Novel peptides herald next generation foods

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Related tags: Nutrition, Dsm

Dutch ingredients company DSM revealed yesterday that its muscle
recovery ingredient PeptoPro will be marketed in a new range of
products worldwide by Europe's biggest sports nutrition company
Haleko.

The ingredient is said to be a breakthrough in protein technology as it allows for the addition of the normally heavy, insoluble substance to beverages - the fastest growing segment of the sports nutrition industry - by using smaller protein compounds, or peptides.

This breakthrough in formulation will not only create the next generation of sports nutrition products but also allow for new functional foods, according to DSM​.

"If you look at all the mass market sports drinks today, their basic ingredients are sugar and water. But all this sugar is unhealthy and the big companies marketing the leading brands are under pressure to respond to the obesity epidemic,"​ said Dr Stefan Siebrecht, marketing manager for the PeptoPro product.

"It is an absolutely logical development that we replace some of the sugar with protein, which both supplies energy and decreases muscle damage and fatigue."

He added that the technical developments - splitting proteins into small fragments to allow for better absorption and faster uptake by the body as well as increased solubility in liquids - fit with two of today's major trends in the food industry.

The Atkins diet has made people think more about protein, and replacing carbohydrates with protein. At the same time, new developments in peptides are set to offer innovation in a whole range of applications.

"The whole food industry is working on biofunctional peptides, which are different from amino acids and different from protein,"​ explained Siebrecht.

A peptide is a compound of two or more amino acids bound together. Single amino acids are not allowed to be added to foods in Europe, while proteins are difficult to add to liquids - they tend to be included in thicker drinks like shakes - and hard to digest.

"Peptides are freely allowed in Europe but don't pose the allergy problem caused by some proteins,"​ added Siebrecht.

The PeptoPro ingredient is only one of a range of peptides being researched by DSM for different functions and applications.

"We are also working on a diabetic product with Unilever and a clinical nutrition application, such as a protein supplement for the elderly who tend to eat less and less protein because of the difficulties digesting it, making them lose muscle mass and their strength,"​ he said.

There could also be cholesterol-lowering properties from peptide-containing foods.

Proteins are already included in drinks in Japan - the most advanced sports drink market - in the form of amino acids but ingredient firms believe peptides are a superior ingredient. Absorption of peptides stimulates the body's production of insulin, transporting glucose more rapidly from the blood to the muscle cells. Once in the muscle, glucose is converted into glycogen - muscle fuel. The faster this takes place following high intensity exercise, the faster can recover and perform again at their optimal level.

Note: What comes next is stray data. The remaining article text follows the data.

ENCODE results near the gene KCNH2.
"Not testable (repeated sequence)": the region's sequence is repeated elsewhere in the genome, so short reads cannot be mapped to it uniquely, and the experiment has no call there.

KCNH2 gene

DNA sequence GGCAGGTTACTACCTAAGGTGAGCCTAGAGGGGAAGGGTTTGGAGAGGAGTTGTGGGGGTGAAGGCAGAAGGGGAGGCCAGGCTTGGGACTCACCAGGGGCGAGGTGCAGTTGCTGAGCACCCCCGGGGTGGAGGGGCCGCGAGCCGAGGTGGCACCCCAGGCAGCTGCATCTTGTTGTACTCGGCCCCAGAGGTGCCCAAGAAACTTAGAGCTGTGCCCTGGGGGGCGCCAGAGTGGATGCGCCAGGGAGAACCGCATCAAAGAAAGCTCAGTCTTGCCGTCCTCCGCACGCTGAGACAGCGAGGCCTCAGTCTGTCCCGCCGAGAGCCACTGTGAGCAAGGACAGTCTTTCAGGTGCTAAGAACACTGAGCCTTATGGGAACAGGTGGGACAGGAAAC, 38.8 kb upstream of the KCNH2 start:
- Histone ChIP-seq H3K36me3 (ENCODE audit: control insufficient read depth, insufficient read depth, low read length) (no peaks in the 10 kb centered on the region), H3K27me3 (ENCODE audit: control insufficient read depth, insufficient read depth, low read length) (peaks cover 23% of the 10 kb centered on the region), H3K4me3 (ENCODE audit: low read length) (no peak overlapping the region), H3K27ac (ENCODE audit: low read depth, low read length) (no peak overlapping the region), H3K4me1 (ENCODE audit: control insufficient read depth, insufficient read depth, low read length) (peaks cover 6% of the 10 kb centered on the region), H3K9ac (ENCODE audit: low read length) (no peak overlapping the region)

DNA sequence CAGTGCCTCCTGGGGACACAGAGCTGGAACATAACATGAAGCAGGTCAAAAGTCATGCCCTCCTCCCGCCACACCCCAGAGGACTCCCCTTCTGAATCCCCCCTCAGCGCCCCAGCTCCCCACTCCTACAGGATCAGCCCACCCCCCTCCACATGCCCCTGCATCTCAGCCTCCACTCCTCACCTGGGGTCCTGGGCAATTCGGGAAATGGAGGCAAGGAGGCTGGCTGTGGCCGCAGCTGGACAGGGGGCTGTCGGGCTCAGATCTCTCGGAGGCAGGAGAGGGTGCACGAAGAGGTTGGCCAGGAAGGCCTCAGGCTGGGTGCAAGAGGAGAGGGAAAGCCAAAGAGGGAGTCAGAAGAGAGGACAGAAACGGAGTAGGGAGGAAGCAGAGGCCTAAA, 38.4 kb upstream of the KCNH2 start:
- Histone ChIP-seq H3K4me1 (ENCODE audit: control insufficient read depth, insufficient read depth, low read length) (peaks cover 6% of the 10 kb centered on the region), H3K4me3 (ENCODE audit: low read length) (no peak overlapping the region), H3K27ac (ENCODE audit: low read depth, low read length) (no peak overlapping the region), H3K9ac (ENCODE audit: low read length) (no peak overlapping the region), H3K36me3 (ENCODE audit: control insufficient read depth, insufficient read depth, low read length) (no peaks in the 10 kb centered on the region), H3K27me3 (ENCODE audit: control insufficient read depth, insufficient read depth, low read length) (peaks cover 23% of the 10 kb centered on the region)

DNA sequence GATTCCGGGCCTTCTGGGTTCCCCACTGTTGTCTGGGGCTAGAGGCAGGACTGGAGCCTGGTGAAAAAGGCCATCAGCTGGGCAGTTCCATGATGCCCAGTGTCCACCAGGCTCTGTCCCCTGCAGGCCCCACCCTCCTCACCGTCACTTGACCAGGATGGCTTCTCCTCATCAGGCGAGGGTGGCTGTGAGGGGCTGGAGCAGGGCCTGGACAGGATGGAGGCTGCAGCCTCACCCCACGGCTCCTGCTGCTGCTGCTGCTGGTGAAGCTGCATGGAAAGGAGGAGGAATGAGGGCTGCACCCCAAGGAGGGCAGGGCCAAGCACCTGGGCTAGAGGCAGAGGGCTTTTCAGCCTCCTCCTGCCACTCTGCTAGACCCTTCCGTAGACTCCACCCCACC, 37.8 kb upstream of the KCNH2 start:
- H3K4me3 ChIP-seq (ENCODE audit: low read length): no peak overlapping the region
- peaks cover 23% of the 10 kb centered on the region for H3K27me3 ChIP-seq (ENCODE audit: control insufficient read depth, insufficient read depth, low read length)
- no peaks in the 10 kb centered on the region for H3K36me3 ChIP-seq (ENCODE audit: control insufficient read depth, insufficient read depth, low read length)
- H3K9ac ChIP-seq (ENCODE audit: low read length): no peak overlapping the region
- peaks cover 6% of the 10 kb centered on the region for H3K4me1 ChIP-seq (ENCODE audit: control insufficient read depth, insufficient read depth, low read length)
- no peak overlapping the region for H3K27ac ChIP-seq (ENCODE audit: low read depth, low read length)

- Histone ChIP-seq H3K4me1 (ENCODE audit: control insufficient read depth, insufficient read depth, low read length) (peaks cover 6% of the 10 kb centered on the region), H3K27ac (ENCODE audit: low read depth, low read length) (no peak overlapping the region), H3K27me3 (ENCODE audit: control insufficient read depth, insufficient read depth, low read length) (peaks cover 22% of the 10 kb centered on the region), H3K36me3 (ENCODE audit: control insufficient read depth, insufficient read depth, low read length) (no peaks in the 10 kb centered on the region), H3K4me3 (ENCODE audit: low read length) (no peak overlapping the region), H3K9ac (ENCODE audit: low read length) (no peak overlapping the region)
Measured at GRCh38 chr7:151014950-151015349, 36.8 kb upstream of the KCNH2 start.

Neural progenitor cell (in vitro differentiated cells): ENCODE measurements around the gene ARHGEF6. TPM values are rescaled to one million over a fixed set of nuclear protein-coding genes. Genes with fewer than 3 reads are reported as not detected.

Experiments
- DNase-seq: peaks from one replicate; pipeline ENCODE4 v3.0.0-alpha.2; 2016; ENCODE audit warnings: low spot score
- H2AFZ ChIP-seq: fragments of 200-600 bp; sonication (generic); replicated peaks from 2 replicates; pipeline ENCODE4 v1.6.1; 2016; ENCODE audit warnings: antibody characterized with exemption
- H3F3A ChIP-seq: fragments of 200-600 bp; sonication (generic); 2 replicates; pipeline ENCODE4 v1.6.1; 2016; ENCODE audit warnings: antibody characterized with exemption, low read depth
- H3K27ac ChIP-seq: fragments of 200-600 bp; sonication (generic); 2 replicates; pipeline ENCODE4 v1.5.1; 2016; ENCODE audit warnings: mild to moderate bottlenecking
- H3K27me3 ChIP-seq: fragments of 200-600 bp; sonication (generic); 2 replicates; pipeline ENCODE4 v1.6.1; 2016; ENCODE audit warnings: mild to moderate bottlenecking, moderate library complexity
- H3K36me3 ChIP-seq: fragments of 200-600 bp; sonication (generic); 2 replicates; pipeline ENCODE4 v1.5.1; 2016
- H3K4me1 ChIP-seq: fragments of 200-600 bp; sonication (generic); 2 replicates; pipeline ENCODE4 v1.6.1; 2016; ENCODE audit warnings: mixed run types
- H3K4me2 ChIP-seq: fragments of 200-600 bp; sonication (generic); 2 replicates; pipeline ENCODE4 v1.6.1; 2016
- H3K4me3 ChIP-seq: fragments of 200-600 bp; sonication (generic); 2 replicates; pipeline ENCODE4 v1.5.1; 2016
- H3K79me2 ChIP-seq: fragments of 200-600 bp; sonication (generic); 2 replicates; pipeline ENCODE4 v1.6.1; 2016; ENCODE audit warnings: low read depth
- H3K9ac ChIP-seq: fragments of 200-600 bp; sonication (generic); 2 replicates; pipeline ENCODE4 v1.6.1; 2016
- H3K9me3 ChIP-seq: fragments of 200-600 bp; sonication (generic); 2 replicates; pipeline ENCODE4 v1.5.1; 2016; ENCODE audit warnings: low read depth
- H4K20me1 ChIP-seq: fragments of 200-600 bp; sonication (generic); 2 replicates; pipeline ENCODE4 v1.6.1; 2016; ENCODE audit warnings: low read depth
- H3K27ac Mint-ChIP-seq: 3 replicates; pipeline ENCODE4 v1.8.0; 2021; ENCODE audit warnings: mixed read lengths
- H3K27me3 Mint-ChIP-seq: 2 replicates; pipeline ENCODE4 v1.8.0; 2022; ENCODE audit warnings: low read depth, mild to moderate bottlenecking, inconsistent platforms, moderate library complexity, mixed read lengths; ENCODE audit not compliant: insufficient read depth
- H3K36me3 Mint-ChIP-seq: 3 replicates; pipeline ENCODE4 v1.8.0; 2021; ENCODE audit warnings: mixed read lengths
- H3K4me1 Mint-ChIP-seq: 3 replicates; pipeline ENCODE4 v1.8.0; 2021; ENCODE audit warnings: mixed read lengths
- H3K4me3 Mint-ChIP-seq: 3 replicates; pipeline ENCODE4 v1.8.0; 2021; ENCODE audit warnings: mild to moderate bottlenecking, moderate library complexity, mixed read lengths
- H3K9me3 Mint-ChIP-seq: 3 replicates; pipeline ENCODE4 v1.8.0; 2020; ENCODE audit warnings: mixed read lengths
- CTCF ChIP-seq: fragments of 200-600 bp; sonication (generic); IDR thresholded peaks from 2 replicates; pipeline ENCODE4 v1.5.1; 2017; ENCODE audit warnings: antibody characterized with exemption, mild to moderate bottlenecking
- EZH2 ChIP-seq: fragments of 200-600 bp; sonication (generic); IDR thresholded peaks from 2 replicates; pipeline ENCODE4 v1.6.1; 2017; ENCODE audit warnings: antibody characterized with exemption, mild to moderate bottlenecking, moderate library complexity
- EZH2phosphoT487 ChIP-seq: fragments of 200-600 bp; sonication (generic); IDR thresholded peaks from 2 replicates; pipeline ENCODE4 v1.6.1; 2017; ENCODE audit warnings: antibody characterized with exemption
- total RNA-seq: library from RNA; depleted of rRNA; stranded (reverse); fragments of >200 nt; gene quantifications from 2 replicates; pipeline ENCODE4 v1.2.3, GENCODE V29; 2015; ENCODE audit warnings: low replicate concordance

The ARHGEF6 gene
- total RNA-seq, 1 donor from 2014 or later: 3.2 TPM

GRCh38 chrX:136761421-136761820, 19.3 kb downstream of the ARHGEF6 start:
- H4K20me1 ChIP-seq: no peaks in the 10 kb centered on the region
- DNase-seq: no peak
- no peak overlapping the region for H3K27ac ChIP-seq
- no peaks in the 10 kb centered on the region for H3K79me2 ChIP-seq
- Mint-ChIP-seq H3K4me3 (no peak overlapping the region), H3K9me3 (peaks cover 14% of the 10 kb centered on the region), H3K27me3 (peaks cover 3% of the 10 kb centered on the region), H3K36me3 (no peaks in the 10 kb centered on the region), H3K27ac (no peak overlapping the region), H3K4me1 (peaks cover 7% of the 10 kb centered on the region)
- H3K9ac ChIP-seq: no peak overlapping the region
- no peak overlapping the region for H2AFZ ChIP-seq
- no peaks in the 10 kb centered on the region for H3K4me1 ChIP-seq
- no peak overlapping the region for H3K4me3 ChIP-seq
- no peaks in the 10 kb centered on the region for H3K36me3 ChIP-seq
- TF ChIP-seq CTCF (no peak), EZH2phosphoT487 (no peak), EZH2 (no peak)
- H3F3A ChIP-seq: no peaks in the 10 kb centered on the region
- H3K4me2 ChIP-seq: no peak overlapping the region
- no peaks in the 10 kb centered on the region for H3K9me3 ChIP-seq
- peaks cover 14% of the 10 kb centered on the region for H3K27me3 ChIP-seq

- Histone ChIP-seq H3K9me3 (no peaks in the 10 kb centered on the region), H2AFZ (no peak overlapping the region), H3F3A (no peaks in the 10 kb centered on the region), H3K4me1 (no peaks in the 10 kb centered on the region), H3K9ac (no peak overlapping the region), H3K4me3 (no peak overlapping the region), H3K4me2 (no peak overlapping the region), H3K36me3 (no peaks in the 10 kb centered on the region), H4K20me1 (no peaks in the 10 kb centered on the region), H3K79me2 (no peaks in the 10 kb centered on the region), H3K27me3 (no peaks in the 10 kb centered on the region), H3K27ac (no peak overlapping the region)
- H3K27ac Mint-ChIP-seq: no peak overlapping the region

DSM says three, as yet unpublished, trials carried out at the University of Maastricht in the Netherlands concluded that the PeptoPro drink leads to a 5 per cent better average performance level in athletes compared to those using an ordinary sugar-based sports drink.

But it is not the first to market a peptide for sports drinks. Former ICI'sflavor and food ingredient business Quest international, now operating asKerry BioScience under the Kerry group, launched Hyprol​, a wheat gluten hydrolysate, in 2002 and it is now available in 12different markets in a product called Enduro, marketed by UK firm ExtremeDrinks.

Kerry Bioscience says clinical trials published in the American Journal of Clinical Nutrition​ and the Journal of Nutrition​ have found the gluten hydrolysate to have a more powerful effect on glycogen synthesis than any other protein sources.

"A drink containing the peptide in combination with other ingredients can halve recovery times in athletes,"​ said Andre Siemensa, nutritionist at Kerry Bioscience.

Global product manager Shahin Sandino says the ingredient has seen double digit growth since its launch and has further contracts in place although he declined to reveal whether these included any major sports nutrition companies. The company is also working on a peptide to address obesity.

DSM is reportedly in talks with some of the Japanese beverage firms and a major US sports nutrition company. Trial of the drink by a reported 80 per cent of all Dutch Olympic athletes has also given the ingredient good coverage.

"Sales of peptides are currently low but I think peptide drinks will take over sales of amino acid drinks in Japan, worth around $210 million at the moment. Amino acid drinks are limited by bad taste. Peptide drinks taste better and we could therefore increase this market by 100 per cent,"​ said Siebrecht.

"In the end we would like to try to convince the big beverage firms to change their recipes, taking out the sugar and replacing it with peptides. Protein is really a much healthier option."

The Netherlands' most successful Olympic athlete, swimmer Inge de Bruijn, will front the January 2005 commercial launch of PeptoPro in Haleko's Multipower Recharge Drink, as well as a range of nutrition bars and protein powders, featuring the PeptoPro logo on the packaging.

The range will be marketed in 30 countries round the world by the German firm.

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